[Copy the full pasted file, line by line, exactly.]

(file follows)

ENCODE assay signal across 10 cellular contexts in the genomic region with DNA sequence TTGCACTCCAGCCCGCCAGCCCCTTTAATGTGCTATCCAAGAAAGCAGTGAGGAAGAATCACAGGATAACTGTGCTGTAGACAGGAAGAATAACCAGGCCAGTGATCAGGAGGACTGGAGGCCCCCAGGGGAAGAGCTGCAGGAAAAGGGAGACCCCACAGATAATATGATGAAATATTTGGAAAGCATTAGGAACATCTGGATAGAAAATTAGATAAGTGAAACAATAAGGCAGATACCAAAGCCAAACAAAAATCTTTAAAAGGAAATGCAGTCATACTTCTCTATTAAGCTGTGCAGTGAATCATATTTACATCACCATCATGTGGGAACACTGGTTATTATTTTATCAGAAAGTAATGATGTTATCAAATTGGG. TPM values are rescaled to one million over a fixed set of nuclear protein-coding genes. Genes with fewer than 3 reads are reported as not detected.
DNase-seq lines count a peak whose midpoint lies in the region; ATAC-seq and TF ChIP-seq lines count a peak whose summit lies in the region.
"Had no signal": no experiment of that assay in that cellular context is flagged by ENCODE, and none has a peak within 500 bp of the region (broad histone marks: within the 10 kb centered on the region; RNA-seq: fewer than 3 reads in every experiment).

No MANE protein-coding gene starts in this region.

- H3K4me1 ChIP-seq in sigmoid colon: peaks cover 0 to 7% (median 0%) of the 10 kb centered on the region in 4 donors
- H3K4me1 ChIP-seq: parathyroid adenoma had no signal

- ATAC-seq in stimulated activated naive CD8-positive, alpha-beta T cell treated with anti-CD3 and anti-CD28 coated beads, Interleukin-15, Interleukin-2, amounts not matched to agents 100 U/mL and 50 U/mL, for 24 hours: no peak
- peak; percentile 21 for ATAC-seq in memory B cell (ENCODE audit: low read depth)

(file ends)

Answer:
ENCODE assay signal across 10 cellular contexts in the genomic region with DNA sequence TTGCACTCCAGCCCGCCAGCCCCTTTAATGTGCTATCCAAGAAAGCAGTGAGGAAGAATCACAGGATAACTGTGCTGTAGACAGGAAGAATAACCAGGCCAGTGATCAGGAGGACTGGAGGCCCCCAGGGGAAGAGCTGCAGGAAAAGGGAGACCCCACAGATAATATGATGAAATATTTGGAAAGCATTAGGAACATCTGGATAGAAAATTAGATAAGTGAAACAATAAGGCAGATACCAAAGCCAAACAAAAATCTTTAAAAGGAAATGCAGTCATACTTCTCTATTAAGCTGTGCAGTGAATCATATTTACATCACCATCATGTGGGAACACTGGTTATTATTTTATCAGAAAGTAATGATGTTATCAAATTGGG. TPM values are rescaled to one million over a fixed set of nuclear protein-coding genes. Genes with fewer than 3 reads are reported as not detected.
DNase-seq lines count a peak whose midpoint lies in the region; ATAC-seq and TF ChIP-seq lines count a peak whose summit lies in the region.
"Had no signal": no experiment of that assay in that cellular context is flagged by ENCODE, and none has a peak within 500 bp of the region (broad histone marks: within the 10 kb centered on the region; RNA-seq: fewer than 3 reads in every experiment).

No MANE protein-coding gene starts in this region.

- H3K4me1 ChIP-seq in sigmoid colon: peaks cover 0 to 7% (median 0%) of the 10 kb centered on the region in 4 donors
- H3K4me1 ChIP-seq: parathyroid adenoma had no signal

- ATAC-seq in stimulated activated naive CD8-positive, alpha-beta T cell treated with anti-CD3 and anti-CD28 coated beads, Interleukin-15, Interleukin-2, amounts not matched to agents 100 U/mL and 50 U/mL, for 24 hours: no peak
- peak; percentile 21 for ATAC-seq in memory B cell (ENCODE audit: low read depth)